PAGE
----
GPN is a rare form of pain when compared to trigeminal neuralgia (0.2-1.3% of cases of facial pain). The pain of GPN is described as a cluster of unilateral attacks of sharp, stabbing, and shooting pain in the pharynx, tonsil, and posterior tongue base, radiating to the ipsilateral inner ear or mandibular angle (5). GPN usually occurs without any obvious cause, and it is divided into two types. Idiopathic GPN is caused by vascular compression of the glossopharyngeal nerve, and most of the cases belong to this type. For this lesion microvascular decompression is successful in the majority of the cases (6). Secondary type are demonstrable lesion such as Eagle's syndrome, cerebellopontine angle tumors, parapharyngeal space lesions, multiple sclerosis, arachnoiditis, posterior fossa arteriovenous malformation, direct carotid puncture, metastatic head and neck tumors, and Chiari I malformation (7).
GPN is occasionally associated with cardiac syncope, and the most acceptable mechanism is the close connection between the vagus nerve and glossopharyngeal nerve, particularly with respect to visceral sensations, which may favor the creation of a vagoglossopharyngeal reflex arch. Afferent nerve impulses from irritative or ischemic lesions arising from the peripheral course of the glossopharyngeal nerve may reach the nucleus of the tractus solitaries of the midbrain through this nerve, and via collaterals to reach the dorsal nucleus of the vagus nerve. This is the main autonomic nucleus, supplying parasympathetic fibers to the heart, bronchi, and abdominal nerve. Furthermore, the carotid sinus nerve (Hering's nerve) is responsible for the conduction of impulses from the body and the carotid sinus, and it runs in the main trunk of the glossopharyngeal nerve and ends in the dorsal nucleus of the vagus nerve (7). It has been supposed that neuralgic pain may activate the vagoglossopharyngeal reflex, resulting in bradycardia, hypotension, and syncope, and this could explain the disparity in the latent period between the beginning of neuralgia and syncope seen in the previously reported cases (8).
In the present case, GPN with recurrent syncope was caused by compression of the glossopharyngeal nerve at the root entry zone by vascular loop of the right PICA, and high-resolution MR imaging was helpful in making a diagnosis and initiating an appropriate treatment.
High-resolution MR imaging of the brain is highly sensitive and is a specific modality for revealing neurovascular compression, because it clearly demonstrates the course of the glossopharyngeal nerve as well as its relationship to arterial structures that cause vascular compression (9). The most common offending vessel has been reported to be the PICA, followed by the vertebral artery, and other vessels or combination of vessels. In the normal anatomy, there is no contact between the glossopharyngeal nerve and adjacent vessels (10).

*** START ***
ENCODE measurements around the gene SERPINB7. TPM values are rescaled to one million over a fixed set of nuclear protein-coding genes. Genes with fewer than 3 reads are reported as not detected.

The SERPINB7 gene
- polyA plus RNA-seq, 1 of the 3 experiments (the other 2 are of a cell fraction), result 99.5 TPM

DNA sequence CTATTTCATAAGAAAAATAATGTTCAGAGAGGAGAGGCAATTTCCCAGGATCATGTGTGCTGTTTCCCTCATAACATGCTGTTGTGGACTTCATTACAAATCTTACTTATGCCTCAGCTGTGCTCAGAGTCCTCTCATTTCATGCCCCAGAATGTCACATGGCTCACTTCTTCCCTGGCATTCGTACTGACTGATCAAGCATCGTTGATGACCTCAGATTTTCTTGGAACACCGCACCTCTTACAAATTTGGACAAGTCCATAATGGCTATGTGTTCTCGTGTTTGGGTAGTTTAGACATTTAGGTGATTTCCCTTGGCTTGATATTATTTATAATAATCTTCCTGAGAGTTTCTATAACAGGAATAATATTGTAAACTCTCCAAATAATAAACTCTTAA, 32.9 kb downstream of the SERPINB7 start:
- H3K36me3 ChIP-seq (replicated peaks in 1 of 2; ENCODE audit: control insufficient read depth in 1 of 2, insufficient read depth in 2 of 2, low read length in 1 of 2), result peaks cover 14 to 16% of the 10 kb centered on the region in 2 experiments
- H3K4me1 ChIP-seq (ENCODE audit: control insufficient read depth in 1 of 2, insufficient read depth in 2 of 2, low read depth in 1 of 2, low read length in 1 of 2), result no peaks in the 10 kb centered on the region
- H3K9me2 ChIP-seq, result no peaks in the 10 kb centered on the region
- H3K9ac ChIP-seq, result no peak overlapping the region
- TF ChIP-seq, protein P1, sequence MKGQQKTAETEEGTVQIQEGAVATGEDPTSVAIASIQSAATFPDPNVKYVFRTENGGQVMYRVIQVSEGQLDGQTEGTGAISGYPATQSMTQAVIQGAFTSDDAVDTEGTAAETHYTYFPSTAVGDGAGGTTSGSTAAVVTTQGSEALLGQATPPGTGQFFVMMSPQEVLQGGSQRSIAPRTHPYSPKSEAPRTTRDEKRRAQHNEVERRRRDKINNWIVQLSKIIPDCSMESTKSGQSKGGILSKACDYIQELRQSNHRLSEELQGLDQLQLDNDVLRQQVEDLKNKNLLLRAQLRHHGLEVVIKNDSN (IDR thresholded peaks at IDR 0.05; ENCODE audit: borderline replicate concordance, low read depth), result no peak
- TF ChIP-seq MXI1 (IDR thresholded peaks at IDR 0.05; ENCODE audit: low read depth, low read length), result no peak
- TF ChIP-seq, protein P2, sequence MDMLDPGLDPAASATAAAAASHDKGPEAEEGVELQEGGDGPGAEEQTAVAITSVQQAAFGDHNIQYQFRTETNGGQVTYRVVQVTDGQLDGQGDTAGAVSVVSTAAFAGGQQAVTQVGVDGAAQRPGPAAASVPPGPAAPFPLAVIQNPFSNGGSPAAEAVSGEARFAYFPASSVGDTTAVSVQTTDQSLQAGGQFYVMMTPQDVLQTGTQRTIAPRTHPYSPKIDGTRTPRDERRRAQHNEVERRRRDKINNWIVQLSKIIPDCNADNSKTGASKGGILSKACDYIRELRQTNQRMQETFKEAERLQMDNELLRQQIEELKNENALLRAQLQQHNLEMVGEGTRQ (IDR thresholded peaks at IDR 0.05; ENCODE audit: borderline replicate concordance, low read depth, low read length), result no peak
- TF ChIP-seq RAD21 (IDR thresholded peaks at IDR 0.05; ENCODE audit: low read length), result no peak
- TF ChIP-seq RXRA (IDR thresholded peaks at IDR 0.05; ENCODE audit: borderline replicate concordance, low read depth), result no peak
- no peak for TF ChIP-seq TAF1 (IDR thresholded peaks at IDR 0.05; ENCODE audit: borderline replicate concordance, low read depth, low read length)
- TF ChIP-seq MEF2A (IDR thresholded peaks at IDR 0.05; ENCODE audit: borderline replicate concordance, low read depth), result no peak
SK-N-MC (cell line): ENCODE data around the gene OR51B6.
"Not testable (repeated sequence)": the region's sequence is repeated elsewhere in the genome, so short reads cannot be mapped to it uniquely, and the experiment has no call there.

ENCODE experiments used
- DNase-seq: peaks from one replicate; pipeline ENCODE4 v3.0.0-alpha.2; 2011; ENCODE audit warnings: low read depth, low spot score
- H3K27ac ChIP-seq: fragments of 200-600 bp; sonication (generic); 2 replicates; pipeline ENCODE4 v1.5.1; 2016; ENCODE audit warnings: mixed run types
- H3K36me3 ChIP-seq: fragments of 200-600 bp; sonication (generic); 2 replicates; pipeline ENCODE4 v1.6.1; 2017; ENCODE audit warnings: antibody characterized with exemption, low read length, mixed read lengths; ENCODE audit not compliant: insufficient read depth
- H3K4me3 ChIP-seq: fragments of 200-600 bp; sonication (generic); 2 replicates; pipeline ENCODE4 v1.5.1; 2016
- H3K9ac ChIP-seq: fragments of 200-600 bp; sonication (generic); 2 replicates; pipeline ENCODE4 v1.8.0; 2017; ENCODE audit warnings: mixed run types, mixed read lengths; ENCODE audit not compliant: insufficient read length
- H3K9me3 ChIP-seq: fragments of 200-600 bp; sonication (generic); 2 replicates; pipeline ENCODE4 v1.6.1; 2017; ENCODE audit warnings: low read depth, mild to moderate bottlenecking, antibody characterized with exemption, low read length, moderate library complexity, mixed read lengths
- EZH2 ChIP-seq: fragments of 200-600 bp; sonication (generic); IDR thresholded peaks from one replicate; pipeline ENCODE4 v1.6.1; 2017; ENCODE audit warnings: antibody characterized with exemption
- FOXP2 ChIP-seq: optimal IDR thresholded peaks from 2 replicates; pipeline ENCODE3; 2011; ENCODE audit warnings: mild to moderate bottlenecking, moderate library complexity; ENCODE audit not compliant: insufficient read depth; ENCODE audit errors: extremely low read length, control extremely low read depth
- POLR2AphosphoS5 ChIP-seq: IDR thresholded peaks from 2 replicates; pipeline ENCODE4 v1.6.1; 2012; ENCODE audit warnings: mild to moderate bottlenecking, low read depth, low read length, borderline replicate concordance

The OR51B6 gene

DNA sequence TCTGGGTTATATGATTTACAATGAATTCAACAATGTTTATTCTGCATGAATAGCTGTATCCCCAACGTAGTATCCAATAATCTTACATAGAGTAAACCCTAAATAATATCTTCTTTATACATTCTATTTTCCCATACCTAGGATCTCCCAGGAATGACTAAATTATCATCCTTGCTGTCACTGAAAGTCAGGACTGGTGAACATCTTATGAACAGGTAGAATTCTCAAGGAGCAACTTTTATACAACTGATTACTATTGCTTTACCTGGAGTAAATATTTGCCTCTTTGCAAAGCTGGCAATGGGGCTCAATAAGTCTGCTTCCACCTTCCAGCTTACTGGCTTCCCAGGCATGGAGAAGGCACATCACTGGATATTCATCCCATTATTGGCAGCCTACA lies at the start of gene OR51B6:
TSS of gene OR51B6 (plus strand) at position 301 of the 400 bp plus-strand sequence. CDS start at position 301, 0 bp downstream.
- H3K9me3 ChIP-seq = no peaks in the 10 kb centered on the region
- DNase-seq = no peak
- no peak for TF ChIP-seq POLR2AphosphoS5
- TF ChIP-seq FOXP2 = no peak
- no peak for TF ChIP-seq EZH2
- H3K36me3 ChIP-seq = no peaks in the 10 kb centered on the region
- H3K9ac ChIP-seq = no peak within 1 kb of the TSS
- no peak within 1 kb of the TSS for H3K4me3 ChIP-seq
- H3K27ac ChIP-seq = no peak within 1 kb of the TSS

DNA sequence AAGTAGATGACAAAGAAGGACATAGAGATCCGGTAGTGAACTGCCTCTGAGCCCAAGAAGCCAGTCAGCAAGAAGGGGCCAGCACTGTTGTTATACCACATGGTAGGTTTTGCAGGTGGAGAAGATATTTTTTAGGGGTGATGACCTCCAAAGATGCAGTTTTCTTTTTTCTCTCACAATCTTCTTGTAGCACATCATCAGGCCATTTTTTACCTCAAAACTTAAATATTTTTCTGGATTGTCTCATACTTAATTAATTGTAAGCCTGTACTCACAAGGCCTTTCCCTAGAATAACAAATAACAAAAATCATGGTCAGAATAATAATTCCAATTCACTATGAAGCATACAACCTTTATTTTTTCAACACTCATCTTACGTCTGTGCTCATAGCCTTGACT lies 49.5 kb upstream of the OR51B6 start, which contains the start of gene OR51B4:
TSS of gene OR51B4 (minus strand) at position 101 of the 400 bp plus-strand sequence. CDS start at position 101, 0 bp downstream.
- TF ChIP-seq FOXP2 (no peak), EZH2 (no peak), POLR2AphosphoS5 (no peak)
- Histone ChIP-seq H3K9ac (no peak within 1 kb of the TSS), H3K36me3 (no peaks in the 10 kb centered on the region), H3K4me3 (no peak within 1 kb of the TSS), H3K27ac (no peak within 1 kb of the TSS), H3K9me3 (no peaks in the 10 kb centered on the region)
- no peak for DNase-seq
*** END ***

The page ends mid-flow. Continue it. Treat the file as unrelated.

The first line of treatment for GPN is medicine, and the surgical treatment such as microvascular decompression is proposed when appropriate medication fails to relieve the pain (5).
In conclusion, we report a rare clinical syndrome of GPN with syncope caused by neurovascular compression which was revealed by high-resolution MR imaging. This report suggests that an awareness of the pathophysiology and the normal imaging anatomy of lower cranial nerves and adjacent vessels in the cerebellopontomedullary angle may be greatly helpful for making a diagnosis in patients with atypical orofacial pain.

Figures and Tables

Fig. 1
A 62-year-old woman with paroxysmal pain attacks originating from the right lower jaw.
A-C. Axial 3D T2 VISTA images reveal the root-entry zone of the right glossopharyngeal and vagus nerves (white arrows) in contact with vascular loop of the right posterior inferior cerebellar artery (PICA) (black arrows) in the right cerebellopontomedullary angle, resulting posterior displacement of nerve complex. Normal left glossopharyngeal and vagus nerves (arrowheads) is seen, and no vessel is in contact with these nerves at this location.
D. 3D TOF MR angiography demonstrates the right PICA which arises from the vertebral artery and forms tortuous vascular looping (arrow).
E-G. 3D FLAIR VISTA images depict posterior displacement of the right glossopharyngeal and vagus nerves (arrows). On the left side, normal glossopharyngeal and vagus nerves is also seen (arrowheads).